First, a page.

• Maj Pierre-Michel Arcade, Gendarmerie, Franco-German River Police Unit, France
    • Wilf Owen, Independent Military Analyst
    • Maj Gen Mungo Melvin, Chairman, Royal Engineers Historical Society
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    Session Three: Understanding the Problem

    Between the modern threat environment and sustained adversary investment in riverine capabilities, NATO faces significant challenges to its existing tactics while its opponents' field highly capable amphibious and gap crossing capabilities. This panel will explore the threats that underpin why tactics must evolve.

    Chair: Dr Sidharth Kaushal, Research Fellow Sea Power and Missile Defence RUSI


    • Florence Cross, Land Engineering Lead, Palantir Technologies UK
    • Maj Gen (Retd) Pekka Toveri, Former Chief of Finnish Defence Intelligence
    • Dr Jack Watling, Senior Research Fellow, RUSI 
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    Session Four: Recapitalising Riverine Capabilities

    The end of the Cold War and the limited anticipation of major offensive ground operations against a peer adversary saw amphibious, riverine, and bridging capabilities wither across NATO. It is worth surveying what is technologically possible today however, and where novel approaches may demand investment.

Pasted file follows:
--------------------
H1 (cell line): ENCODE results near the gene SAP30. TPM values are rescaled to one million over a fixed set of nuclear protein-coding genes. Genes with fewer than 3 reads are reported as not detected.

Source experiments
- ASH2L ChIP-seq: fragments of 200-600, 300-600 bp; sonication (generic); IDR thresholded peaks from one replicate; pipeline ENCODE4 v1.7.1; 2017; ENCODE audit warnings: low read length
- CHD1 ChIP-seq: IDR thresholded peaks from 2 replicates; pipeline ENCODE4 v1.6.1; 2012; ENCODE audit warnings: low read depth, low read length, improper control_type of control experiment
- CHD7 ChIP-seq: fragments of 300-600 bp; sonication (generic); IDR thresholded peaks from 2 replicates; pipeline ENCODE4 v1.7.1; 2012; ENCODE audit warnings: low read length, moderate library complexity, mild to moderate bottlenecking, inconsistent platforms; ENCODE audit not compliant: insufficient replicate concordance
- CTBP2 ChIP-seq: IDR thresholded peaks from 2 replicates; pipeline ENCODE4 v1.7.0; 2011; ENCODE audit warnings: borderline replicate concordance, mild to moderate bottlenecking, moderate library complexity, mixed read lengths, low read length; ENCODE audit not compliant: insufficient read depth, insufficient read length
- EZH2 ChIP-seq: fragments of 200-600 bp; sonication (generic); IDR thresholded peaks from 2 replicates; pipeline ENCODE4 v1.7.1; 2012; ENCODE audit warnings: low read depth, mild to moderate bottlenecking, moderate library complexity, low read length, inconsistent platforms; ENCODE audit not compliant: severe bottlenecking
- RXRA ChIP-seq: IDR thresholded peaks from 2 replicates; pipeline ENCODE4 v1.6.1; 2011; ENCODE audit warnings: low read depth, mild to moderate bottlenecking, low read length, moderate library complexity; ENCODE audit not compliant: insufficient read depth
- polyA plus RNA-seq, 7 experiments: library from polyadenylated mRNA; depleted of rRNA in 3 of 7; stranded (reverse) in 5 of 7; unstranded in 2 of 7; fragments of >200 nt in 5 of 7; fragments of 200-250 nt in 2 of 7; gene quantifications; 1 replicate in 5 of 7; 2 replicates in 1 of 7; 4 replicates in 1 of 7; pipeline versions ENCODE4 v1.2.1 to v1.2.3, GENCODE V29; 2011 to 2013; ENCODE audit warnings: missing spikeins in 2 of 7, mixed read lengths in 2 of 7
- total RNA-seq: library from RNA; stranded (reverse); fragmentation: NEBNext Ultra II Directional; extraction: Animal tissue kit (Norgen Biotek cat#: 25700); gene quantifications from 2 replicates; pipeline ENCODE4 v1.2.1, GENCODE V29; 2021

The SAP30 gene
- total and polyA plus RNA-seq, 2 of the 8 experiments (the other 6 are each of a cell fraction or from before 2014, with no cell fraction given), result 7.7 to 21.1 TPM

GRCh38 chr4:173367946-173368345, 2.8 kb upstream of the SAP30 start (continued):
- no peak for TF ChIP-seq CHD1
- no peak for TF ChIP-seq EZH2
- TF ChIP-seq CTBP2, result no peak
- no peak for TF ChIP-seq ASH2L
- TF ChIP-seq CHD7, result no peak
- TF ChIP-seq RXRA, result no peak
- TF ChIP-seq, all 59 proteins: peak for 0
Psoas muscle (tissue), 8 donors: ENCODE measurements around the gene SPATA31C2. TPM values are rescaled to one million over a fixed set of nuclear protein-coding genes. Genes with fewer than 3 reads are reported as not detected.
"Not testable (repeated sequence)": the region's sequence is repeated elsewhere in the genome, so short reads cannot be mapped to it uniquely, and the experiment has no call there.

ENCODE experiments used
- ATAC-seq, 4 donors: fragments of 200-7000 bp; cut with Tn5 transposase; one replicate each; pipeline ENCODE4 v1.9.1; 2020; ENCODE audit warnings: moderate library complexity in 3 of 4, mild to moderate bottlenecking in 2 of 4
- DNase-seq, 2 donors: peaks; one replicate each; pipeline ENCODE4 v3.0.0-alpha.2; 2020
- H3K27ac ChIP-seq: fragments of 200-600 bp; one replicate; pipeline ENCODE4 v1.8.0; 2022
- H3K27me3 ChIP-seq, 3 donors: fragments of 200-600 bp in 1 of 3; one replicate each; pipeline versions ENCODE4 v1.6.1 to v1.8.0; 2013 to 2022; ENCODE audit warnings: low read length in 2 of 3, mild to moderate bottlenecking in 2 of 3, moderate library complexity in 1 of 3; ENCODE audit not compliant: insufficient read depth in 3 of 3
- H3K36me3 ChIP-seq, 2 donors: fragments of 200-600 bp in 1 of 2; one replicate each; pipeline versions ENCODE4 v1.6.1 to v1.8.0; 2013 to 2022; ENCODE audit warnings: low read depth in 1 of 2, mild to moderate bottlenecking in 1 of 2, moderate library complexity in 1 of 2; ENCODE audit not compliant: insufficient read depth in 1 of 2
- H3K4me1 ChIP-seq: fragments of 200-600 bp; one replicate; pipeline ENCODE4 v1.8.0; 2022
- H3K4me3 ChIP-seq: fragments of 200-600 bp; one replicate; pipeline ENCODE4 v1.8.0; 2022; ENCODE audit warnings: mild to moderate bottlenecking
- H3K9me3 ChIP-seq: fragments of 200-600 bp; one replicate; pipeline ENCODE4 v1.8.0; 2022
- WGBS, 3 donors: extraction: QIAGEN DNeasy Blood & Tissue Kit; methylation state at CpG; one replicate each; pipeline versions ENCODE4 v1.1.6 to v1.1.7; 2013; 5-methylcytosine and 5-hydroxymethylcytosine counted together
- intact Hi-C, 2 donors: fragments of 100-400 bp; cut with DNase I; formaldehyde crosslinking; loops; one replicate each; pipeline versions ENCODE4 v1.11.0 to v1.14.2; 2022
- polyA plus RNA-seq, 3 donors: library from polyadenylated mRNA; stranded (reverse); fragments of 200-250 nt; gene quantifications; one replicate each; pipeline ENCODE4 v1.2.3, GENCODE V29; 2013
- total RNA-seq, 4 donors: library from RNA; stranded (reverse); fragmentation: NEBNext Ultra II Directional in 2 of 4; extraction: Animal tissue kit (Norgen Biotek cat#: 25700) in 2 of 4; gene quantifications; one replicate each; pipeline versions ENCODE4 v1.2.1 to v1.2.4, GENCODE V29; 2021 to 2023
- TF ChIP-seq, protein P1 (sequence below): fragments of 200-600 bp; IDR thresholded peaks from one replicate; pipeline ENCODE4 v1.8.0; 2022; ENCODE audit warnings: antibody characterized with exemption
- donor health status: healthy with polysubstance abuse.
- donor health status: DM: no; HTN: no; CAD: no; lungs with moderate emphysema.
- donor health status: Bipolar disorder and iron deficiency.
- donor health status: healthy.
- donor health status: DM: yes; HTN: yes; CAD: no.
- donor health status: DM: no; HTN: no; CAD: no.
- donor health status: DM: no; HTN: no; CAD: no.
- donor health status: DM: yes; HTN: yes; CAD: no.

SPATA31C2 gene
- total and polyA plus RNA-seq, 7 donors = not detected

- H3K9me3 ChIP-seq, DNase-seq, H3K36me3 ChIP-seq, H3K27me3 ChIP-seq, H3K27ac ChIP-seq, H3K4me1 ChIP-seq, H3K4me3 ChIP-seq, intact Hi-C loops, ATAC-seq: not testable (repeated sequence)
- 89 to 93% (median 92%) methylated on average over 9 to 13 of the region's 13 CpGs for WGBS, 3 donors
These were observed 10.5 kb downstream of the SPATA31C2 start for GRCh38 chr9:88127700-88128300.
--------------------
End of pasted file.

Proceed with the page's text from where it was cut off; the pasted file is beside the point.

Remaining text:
Chair: Juliana Suess, Research Analyst and Policy Lead, Space Policy, RUSI


    • Heiner Oehlen, Executive Manager for Combat Systems, KMW
    • Ross Terri, Head of Business Development, ESRI
    • Tom Winney, Business Development Director, WFEL
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    Session Five: New Approaches

    How should the offensive component of a campaign combining strike and defence be conducted? Do specific effectors, by their nature, impact deterrence, and how might this shape resource allocation? How should strike be integrated with non-kinetic means of disruption?

    Chair: Major Alistair Beard, CGS Visiting Fellow, RUSI


    • Brig Chas Story, Chief Engineer, Allied Rapid Reaction Corps
    • Maj Gen Jeff Milhorn, Deputy Chief of Engineers, US Army
    • Brig Gen Frédéric Richaud, Chief Engineer, JFC Naples
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    Session Six: Closing Keynote

    Chair: Paul O’Neill, Director of Military Sciences, RUSI

    Speakers: Maj Gen Kev Copsey, Chief of Staff, Allied Rapid Reaction Corps

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Conference partners

  • The Institution of Royal Engineers

    Partners of the Waterways Conference

    Find out more
  • The Royal Engineers Historical Society

    Partners of the Waterways Conference

    Find out more
  • Allied Rapid Reaction Corps

    Partners of the Waterways Conference

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  • RUSI project: Combining the Arms of the Future

    The project maps the interactions between emerging and legacy technologies, and seeks to identify how tactical manoeuvre elements will organise and fight over the coming decades.

    Find out more